I was at a farmer’s market a few years ago one Spring morning in Seattle when I overheard a couple talking about a pair of boots they were oogling. The fella looks at the label in the boot, promptly puts it down and says, “Nevermind. It’s made in China.” When his lady inquired further, he responded, “I don’t buy anything from China.”

Although this particular scene happened many moons ago, it has stayed with me because I think it sums up a great misconception of manufacturing, trade, and mis-directed activism.

I get buying local. I understand the importance of getting your produce from local farms, of being picky of where and what you buy for ethical, moral, and economical reasons. But what I don’t get is the blanket boycott on anything with a label that says “Made in China.” Newsflash: EVERYTHING IS MADE IN CHINA.

No, seriously. Everything. I guarantee that you have products right now within a 2 foot radius that are made in China, or have parts that were made in China.

Okay, I’ll take that back a bit. It’s not impossible that you have no Chinese made goods, but it’s overwhelmingly likelyย that you do. It’s so overwhelmingly likely, that they’re probably in an arm’s reach of you right now. I bet you’re reading this on a Chinese-made monitor.

Who said there’s anything wrong with buying Chinese-made goods, anyway? So far, I’ve come across two prevelant myths.

1. The products are poorly made.

Given how many products the world uses come from China, the defect rate is pretty freaking awesome. Even still, perhaps some of the blame should be going to the companies that bargain hunt at the consumer’s expense and choose to partner with sub-par Chinese factories. You can get excellent quality here in China if you’re willing to pay for it.

If the American consumer wants to boycott Chinese goods, then he should be willing to fork out a lot of money. But he’s not. He wants it cheap and excellent. Unfortunately for American manufacturing that’s not possible on a global production scale. When I brought this up, commenters replied that they’re businesses are doing well with American made goods. Good for them. But they’re products are not likely made for mass consumption, like say hotel toothbrushes, or coffee stirrers at every coffee shop, diner, convention center, or office.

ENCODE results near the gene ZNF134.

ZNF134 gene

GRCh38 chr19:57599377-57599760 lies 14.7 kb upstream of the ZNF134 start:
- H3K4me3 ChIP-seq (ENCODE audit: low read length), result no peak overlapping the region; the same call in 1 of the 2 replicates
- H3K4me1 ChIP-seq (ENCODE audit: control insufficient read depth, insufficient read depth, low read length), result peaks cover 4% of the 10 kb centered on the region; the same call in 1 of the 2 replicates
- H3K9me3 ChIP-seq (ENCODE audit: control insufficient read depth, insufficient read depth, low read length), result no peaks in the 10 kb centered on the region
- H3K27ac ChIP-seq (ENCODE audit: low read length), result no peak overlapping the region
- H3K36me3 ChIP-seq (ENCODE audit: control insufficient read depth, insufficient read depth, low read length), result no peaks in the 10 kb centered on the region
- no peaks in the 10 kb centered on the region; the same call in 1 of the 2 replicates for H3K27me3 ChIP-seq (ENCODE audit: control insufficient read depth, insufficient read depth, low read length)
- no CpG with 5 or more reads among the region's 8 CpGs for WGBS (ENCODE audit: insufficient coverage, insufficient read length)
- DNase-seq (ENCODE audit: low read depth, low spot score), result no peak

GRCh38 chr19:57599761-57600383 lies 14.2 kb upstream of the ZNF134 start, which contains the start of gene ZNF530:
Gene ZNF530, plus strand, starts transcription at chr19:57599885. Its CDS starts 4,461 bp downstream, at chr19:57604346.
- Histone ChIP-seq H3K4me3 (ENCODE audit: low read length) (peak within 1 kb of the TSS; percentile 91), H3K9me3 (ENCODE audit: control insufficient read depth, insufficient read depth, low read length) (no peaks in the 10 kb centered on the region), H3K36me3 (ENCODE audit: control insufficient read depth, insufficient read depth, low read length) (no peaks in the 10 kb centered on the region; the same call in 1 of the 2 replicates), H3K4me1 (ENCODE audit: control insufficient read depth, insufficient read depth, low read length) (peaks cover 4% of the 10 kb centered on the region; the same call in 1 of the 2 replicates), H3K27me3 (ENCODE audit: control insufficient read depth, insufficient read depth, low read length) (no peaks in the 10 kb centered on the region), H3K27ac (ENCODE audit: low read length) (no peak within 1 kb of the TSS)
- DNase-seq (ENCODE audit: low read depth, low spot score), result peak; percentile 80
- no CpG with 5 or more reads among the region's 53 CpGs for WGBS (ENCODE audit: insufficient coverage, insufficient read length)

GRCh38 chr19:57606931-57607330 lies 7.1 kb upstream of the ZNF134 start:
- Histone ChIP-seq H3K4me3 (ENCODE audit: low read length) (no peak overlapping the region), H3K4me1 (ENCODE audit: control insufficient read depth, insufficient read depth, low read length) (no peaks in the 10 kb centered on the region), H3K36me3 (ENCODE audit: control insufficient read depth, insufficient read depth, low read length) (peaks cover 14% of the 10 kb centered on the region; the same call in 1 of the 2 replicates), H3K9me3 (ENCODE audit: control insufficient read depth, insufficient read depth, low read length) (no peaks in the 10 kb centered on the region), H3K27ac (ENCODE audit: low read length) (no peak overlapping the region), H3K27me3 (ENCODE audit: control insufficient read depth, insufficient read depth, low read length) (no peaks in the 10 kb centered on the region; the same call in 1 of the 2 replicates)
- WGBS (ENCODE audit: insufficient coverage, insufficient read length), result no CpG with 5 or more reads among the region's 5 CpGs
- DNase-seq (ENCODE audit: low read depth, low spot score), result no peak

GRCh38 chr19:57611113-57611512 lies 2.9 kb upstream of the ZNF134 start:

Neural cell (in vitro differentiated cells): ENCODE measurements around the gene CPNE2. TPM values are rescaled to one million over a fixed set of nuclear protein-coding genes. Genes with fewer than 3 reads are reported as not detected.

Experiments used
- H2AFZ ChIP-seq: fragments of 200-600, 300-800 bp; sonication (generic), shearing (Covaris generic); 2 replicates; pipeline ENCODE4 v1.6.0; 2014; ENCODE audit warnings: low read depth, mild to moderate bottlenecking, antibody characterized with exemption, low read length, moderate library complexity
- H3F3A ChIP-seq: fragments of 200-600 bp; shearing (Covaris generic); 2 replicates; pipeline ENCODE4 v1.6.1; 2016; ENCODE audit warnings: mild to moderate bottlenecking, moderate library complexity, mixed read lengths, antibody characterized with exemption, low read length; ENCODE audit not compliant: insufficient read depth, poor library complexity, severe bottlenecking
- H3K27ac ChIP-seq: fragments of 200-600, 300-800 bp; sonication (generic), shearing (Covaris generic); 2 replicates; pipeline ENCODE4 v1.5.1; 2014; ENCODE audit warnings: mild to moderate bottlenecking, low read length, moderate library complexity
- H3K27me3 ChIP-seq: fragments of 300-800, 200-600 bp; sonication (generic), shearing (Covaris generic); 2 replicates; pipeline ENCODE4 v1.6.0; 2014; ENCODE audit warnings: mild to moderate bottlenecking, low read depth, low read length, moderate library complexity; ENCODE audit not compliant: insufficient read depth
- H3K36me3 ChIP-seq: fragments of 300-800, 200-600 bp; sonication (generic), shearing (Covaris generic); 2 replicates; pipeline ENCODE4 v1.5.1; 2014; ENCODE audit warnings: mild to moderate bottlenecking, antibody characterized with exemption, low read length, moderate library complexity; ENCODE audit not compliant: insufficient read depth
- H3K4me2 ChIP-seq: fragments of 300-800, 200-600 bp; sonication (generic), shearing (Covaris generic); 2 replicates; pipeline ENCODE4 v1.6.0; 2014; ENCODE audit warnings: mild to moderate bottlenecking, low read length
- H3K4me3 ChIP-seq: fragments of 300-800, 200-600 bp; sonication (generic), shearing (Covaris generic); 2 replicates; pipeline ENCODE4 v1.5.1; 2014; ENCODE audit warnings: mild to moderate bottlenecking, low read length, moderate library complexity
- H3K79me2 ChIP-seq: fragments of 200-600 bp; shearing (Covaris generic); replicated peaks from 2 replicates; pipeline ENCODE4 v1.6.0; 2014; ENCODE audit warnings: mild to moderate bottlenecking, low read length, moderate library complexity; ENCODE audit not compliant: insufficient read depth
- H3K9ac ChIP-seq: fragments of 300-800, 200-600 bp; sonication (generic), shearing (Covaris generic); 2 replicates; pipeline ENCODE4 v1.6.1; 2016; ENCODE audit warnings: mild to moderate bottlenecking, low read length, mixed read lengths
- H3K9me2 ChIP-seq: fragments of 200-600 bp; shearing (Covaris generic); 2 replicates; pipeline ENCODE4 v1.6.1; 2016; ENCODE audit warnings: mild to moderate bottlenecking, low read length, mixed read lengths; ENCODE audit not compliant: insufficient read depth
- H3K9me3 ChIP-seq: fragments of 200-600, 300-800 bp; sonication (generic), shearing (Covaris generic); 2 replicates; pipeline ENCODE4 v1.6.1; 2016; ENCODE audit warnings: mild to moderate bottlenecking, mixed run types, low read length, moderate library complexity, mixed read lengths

That said, there are a lot of really shitty products in China. All of my DVD players here have been crap. My latest one is a Phillips, and I’m pretty sure there’s no way in hell Phillips would’ve accepted the shipment if the product was to be sold in the US.ย Plus, there is always someone eager to make a buck at the expense of others. But lucky for you, and unlucky for me, those products stay within borders.

Chinese Gutter Oil Attains New Level of Gross

This Man Would Like to Sell You Sex Toys, Er, Mushrooms

2. China’s manufacturing thrives on slave labor.

I’m not going to lie to you- if an American packed up and moved to China to work in a factory, they’d be terrified at the working conditions. The daily comforts are different here- it’s absurd to think that everywhere in the world should be as kush as sipping a michiatto in your San Francisco loft with browsing Twitter on your iPad at 3PM on a Wednesday. That’s not the real word. The real world is hot, humid, and uncomfortable. But hot, humid, and uncomfortable =/= slave labor.

Assembly line workers asleep on the job

What gets me is when I see pictures like the one above being used as proof of slave labor. The typical office has an hour and a half lunch break (not including morning and afternoon breaks). Many people choose to spend the remainder of their lunch break asleep at their desks instead of walking home (which, by the way, is provided free by the employer). Any given day, you can see someone taking a nap at the most random places. I asked my Chinese friends about this when I first got here, and they laughed that it’s a skill they learned in school. I picked up a similar skill in church. ๐Ÿ˜‰

But to bring up an obvious point- assembly line work is boring as fuck.ย No matter where in the world you are. I’ve done it (yes, here in China and in America). By the end of my shift, I always ended up looking like a walking dead.

And the pay. Yes, the pay. It certainly leaves much to be desired for the American wallet. But when you come from rural China and experience what it really means to be poor, you get this funny thing called perspective.

Here’s the thing that isn’t mentioned- there is such an abundance of factories in southern China that if you don’t treat your employees well, they can and will leave.

You know who are overworked in America? Doctors and nurses. Is anyone boycotting hospitals on their behalf?